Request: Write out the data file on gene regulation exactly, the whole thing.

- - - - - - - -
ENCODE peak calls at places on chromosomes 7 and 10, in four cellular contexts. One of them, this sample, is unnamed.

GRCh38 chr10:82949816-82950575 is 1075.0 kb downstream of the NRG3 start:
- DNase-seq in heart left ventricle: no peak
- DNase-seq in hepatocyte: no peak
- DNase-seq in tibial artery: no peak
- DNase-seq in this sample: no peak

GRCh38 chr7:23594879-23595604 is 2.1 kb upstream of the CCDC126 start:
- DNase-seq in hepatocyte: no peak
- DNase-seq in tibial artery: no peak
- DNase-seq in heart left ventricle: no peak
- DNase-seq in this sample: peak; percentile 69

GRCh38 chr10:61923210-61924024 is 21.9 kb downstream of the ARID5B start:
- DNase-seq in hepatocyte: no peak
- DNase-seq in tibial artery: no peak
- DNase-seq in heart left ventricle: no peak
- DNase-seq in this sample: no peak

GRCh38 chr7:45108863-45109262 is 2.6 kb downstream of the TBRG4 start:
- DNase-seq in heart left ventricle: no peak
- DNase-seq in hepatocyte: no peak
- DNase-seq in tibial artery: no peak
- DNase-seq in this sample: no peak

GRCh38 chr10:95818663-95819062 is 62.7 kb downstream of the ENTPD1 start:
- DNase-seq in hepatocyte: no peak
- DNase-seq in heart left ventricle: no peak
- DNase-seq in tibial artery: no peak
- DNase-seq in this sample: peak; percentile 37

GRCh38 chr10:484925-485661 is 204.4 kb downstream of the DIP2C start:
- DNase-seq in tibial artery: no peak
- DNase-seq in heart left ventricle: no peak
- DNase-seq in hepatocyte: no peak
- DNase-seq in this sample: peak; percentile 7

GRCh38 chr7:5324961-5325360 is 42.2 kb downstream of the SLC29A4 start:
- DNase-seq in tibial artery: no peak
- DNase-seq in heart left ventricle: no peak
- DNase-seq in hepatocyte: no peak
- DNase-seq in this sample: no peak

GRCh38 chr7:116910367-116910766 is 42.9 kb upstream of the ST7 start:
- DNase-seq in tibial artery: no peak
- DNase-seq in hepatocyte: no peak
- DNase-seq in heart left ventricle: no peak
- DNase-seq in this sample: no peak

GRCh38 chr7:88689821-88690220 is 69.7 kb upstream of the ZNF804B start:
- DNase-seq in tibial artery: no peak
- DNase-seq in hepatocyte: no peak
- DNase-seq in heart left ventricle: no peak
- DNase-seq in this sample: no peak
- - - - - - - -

ENCODE peak calls at places on chromosomes 7 and 10, in four cellular contexts. One of them, this sample, is unnamed.

GRCh38 chr10:82949816-82950575 is 1075.0 kb downstream of the NRG3 start:
- DNase-seq in heart left ventricle: no peak
- DNase-seq in hepatocyte: no peak
- DNase-seq in tibial artery: no peak
- DNase-seq in this sample: no peak

GRCh38 chr7:23594879-23595604 is 2.1 kb upstream of the CCDC126 start:
- DNase-seq in hepatocyte: no peak
- DNase-seq in tibial artery: no peak
- DNase-seq in heart left ventricle: no peak
- DNase-seq in this sample: peak; percentile 69

GRCh38 chr10:61923210-61924024 is 21.9 kb downstream of the ARID5B start:
- DNase-seq in hepatocyte: no peak
- DNase-seq in tibial artery: no peak
- DNase-seq in heart left ventricle: no peak
- DNase-seq in this sample: no peak

GRCh38 chr7:45108863-45109262 is 2.6 kb downstream of the TBRG4 start:
- DNase-seq in heart left ventricle: no peak
- DNase-seq in hepatocyte: no peak
- DNase-seq in tibial artery: no peak
- DNase-seq in this sample: no peak

GRCh38 chr10:95818663-95819062 is 62.7 kb downstream of the ENTPD1 start:
- DNase-seq in hepatocyte: no peak
- DNase-seq in heart left ventricle: no peak
- DNase-seq in tibial artery: no peak
- DNase-seq in this sample: peak; percentile 37

GRCh38 chr10:484925-485661 is 204.4 kb downstream of the DIP2C start:
- DNase-seq in tibial artery: no peak
- DNase-seq in heart left ventricle: no peak
- DNase-seq in hepatocyte: no peak
- DNase-seq in this sample: peak; percentile 7

GRCh38 chr7:5324961-5325360 is 42.2 kb downstream of the SLC29A4 start:
- DNase-seq in tibial artery: no peak
- DNase-seq in heart left ventricle: no peak
- DNase-seq in hepatocyte: no peak
- DNase-seq in this sample: no peak

GRCh38 chr7:116910367-116910766 is 42.9 kb upstream of the ST7 start:
- DNase-seq in tibial artery: no peak
- DNase-seq in hepatocyte: no peak
- DNase-seq in heart left ventricle: no peak
- DNase-seq in this sample: no peak

GRCh38 chr7:88689821-88690220 is 69.7 kb upstream of the ZNF804B start:
- DNase-seq in tibial artery: no peak
- DNase-seq in hepatocyte: no peak
- DNase-seq in heart left ventricle: no peak
- DNase-seq in this sample: no peak